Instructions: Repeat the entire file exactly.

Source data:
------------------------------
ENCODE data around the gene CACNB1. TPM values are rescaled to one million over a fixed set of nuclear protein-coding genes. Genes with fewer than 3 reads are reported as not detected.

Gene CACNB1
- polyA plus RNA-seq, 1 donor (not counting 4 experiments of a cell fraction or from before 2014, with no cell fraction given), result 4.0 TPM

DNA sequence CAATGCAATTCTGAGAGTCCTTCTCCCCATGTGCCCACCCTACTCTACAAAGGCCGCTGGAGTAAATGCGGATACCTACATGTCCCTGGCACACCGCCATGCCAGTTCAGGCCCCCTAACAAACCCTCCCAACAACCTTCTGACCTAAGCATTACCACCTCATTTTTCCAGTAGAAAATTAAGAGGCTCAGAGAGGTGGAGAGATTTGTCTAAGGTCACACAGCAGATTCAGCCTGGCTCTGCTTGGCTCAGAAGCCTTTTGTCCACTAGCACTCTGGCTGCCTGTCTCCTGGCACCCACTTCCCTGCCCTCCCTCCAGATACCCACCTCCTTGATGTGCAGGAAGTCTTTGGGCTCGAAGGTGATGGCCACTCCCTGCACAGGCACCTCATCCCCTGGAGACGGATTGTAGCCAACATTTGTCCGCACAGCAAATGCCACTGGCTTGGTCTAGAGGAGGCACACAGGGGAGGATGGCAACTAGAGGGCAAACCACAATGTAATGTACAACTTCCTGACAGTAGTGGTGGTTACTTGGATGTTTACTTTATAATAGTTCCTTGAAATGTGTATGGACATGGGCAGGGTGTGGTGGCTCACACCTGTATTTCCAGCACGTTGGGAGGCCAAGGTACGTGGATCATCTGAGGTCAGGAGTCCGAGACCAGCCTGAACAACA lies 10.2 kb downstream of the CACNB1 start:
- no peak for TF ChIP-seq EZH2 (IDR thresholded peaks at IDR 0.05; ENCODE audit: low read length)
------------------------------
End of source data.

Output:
ENCODE data around the gene CACNB1. TPM values are rescaled to one million over a fixed set of nuclear protein-coding genes. Genes with fewer than 3 reads are reported as not detected.

Gene CACNB1
- polyA plus RNA-seq, 1 donor (not counting 4 experiments of a cell fraction or from before 2014, with no cell fraction given), result 4.0 TPM

DNA sequence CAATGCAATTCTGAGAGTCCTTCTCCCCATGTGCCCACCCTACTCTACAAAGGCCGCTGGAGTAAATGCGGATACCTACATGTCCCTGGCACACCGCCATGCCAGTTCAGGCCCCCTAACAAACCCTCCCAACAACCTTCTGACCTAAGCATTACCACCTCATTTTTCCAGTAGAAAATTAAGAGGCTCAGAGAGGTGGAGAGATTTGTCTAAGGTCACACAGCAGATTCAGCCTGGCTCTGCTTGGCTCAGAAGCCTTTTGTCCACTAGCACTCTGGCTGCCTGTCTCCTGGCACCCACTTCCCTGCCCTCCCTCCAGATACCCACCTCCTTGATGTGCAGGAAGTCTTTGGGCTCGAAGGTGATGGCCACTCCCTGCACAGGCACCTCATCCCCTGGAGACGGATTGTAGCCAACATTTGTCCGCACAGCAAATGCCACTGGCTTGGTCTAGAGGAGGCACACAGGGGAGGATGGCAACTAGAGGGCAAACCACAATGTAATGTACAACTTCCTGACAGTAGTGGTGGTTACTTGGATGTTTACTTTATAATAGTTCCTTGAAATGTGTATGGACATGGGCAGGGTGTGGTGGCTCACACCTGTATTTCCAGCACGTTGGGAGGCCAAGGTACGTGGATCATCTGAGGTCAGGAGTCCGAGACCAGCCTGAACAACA lies 10.2 kb downstream of the CACNB1 start:
- no peak for TF ChIP-seq EZH2 (IDR thresholded peaks at IDR 0.05; ENCODE audit: low read length)